The Carbon Dioxide Sweet Spot

When we think of breathing we automatically think of oxygen. We know that oxygen is the fuel that muscles need to work efficiently and breathing how we take in this life-saving gas. Indeed we often consciously take a deep breath to ‘fill up with oxygen’ for energy or vitality. The truth is however that we are rarely short of oxygen. Our blood is almost always already fully saturated with oxygen. So what makes us think that we need to breathe deeply to fill up with air.

As odd as this may seem, it’s not the level of oxygen that stimulates us to breathe, but the level of carbon dioxide or CO2 in our blood. Receptors in the brain are continually monitoring our levels of carbon dioxide and the acidity or pH level of the body along with the levels of oxygen. Under normal circumstances these receptors are continually adjusting our breath to keep these levels in balance.

However most of us have bad breathing habits that interfere with this natural process. We either over-breathe or under breathe. By far the most common is over-breathing (and most of us don’t even realise it!). Over breathing has the effect of releasing or ‘blowing out’ too much carbon dioxide, which leaves us depleted of the gas. Under breathing is much less common where there is an over-supply of carbon dioxide in the blood. (Despite what you might think, breath holding doesn’t lead to under breathing)

Carbon dioxide performs a number of vital functions in the human body, including:

Delivers O2 to the Cells

The function of haemoglobin in the blood is to deliver oxygen to the cells. However it is CO2 that tells haemoglobin to release oxygen to the tissues. If you have a low level of CO2, haemoglobin will not release its oxygen and your cells and tissues, including the brain, will suffer from a lack of vital oxygen.


Helps Regulate the Acidity Level or pH Level of the Blood

CO2 is converted into carbonic acid carried in the body as carbonic acid. If we lose it (breathe too much out), we have relatively less acid and the body’s pH rises and becomes more alkaline. Maintaining the correct pH balance is crucial for the health of practically all the organs in the body, including the digestive system, the immune system, the endocrine system.

Keeps Blood Vessels and Airways Open

CO2 is also a very powerful dilator, or relaxer, of blood vessels and airways. If you have low CO2 your body will respond by constricting these vessels. This will affect blood flow to the brain and heart, and air flow in and out of the lungs. This can lead to high blood pressure, pressure on the heart and the respiratory systems. Adequate CO2 helps to keep the blood vessels and airways open and healthy.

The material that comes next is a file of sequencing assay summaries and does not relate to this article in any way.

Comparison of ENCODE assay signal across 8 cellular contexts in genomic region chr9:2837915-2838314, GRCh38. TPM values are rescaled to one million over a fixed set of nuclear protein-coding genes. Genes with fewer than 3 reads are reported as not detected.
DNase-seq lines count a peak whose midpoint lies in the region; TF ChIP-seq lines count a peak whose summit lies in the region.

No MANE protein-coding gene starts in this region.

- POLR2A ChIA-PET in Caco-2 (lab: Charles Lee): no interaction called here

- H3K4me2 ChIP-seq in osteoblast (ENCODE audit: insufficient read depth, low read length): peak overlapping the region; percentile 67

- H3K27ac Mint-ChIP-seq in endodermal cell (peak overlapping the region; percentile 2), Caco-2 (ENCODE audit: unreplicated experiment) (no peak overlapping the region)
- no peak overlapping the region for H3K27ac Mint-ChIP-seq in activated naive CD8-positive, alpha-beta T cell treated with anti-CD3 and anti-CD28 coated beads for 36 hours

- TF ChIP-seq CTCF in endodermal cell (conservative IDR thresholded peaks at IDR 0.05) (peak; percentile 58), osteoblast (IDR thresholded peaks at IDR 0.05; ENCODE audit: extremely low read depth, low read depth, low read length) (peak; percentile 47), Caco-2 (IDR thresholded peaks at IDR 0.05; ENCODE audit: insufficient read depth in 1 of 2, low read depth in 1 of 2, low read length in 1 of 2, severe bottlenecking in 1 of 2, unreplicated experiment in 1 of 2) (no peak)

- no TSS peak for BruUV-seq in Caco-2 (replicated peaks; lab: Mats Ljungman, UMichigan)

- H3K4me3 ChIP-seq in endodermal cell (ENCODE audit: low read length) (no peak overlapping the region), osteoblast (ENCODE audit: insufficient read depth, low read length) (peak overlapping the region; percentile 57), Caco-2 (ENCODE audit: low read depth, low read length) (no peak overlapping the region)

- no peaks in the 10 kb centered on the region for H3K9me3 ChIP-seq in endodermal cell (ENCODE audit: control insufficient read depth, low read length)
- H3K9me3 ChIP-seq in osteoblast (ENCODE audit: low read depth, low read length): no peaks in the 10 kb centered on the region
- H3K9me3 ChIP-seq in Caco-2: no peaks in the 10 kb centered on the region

Calms the Nervous System.

The sympathetic nervous system controls the fight or flight response in the body which is the part activated by stress. Lack of CO2 can be both the causes the effect of triggering the sympathetic nervous system

Raising the level of CO2 in the blood has the effect of activating the para-sympathetic nervous system – the one that calms us down. (It how breathing into a paper bag works for someone having a panic attack. By breathing back in air high in CO2 it restores the level of CO2 in the blood which in turn stimulates the para-sympathetic nervous system to bring calm.) Maintaining good levels of CO2 helps with anxiety, stress and sleep.

In short, our levels of CO2 affect almost every system in the body and our breath plays a crucial role in keeping our physiological systems in balance. If our breathing is free and spontaneous this balancing function is happening naturally all the time. If however we have developed breathing patterns like shallow breathing or over breathing, then we interrupt this natural process.

The most effective way to change these patterns is through the practice of new habits. Start by bringing your breath right down into your belly through the practice of diaphragmatic breathing. Abdominal or diaphragmatic breathing is known to keep the levels of CO2 correct, and is also great to reduce stress, help sleep and lower blood pressure.

At any moment in time during the day pay attention to how you are breathing. Just giving your breath your attention alone seems to stimulate a deeper, slower, calmer breath. A daily practice helps to maintain the effects in the long term. Spend 5 minutes in the morning to set you off for the day and 5 minutes in the evening to help you relax and prepare for sleep.  Our breath is free, quick and available at any moment. It is the best tool available to help you stay well, healthy and full of energy.